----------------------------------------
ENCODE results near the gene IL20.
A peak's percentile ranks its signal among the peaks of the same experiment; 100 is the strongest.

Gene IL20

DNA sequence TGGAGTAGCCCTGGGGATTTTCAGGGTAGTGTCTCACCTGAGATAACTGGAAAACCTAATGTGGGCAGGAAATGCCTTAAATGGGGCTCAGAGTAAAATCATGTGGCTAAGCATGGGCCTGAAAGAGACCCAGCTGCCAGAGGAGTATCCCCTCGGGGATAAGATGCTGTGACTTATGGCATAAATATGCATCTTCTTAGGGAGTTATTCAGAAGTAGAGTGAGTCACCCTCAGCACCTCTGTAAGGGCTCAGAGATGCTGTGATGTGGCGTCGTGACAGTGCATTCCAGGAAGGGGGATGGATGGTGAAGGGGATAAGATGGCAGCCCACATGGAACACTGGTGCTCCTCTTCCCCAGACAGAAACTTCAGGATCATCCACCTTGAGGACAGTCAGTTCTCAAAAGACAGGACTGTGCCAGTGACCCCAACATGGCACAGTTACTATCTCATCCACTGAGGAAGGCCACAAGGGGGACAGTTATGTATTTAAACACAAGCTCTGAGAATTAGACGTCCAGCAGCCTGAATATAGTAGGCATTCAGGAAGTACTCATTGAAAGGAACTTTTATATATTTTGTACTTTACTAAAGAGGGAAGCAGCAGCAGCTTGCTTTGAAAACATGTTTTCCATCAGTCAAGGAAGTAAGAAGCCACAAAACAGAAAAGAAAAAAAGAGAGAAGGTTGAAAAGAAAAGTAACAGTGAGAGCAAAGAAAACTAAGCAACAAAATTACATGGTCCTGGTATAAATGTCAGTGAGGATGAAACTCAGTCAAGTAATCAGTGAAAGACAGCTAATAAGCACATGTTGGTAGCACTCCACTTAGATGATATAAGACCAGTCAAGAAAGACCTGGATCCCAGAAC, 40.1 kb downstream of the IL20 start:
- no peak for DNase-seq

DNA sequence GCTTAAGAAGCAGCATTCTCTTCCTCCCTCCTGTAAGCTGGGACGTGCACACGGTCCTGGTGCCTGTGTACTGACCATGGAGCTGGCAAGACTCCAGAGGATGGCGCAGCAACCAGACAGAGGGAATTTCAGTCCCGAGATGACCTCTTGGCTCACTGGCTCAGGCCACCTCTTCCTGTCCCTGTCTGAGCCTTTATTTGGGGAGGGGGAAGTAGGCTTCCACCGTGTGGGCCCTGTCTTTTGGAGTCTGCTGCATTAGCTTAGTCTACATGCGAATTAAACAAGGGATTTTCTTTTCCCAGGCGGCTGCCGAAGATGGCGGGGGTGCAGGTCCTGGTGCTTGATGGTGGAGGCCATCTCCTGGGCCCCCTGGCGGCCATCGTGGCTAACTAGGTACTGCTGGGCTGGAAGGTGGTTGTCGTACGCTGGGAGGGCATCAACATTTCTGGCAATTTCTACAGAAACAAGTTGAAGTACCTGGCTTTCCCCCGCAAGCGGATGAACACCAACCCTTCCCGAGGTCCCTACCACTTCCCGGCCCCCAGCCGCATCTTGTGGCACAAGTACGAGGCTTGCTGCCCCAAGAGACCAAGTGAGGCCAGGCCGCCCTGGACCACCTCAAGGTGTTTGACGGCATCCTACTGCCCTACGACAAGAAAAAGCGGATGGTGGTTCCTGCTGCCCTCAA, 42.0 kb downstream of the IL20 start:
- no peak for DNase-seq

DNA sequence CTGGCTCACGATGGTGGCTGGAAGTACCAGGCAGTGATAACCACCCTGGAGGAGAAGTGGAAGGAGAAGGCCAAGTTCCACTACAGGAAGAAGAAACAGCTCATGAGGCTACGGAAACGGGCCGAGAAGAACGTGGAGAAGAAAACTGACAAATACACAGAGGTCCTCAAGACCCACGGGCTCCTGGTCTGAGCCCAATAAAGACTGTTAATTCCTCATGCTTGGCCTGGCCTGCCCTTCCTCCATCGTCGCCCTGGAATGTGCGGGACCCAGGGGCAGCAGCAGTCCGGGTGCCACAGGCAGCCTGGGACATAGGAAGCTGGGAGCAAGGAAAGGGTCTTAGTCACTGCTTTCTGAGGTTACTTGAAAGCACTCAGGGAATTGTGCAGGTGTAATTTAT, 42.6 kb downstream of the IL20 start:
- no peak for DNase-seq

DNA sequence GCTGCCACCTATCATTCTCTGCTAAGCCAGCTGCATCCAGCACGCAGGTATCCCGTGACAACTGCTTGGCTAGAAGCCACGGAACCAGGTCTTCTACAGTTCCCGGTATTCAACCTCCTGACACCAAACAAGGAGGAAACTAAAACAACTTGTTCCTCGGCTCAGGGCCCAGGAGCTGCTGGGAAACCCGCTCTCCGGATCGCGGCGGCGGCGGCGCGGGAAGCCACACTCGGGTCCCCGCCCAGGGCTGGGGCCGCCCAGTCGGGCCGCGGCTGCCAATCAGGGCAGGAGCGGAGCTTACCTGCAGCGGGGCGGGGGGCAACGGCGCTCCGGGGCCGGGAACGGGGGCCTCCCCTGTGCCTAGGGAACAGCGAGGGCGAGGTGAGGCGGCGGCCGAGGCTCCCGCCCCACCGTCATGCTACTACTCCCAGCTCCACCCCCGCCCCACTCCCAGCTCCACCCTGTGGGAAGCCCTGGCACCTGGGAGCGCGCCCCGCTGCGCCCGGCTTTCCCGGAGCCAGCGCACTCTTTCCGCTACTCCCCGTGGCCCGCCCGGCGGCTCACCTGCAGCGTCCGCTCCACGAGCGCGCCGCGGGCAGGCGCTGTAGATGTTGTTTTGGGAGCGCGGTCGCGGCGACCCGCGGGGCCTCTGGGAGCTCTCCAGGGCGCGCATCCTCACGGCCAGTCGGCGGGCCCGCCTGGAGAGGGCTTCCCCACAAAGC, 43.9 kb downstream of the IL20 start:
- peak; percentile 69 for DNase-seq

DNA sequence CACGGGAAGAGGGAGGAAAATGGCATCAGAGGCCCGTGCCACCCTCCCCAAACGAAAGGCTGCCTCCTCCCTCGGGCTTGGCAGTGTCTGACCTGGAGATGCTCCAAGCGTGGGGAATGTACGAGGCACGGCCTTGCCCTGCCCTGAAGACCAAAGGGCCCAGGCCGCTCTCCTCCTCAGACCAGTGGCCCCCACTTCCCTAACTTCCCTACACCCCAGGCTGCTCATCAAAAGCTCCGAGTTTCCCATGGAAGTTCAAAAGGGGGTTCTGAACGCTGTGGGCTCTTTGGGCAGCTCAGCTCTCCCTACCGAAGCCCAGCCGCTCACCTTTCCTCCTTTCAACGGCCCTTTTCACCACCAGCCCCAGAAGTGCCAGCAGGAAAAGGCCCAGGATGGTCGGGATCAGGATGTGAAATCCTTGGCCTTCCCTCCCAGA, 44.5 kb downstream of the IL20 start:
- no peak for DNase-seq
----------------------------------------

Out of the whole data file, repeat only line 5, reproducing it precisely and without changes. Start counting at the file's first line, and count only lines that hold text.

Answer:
- no peak for DNase-seq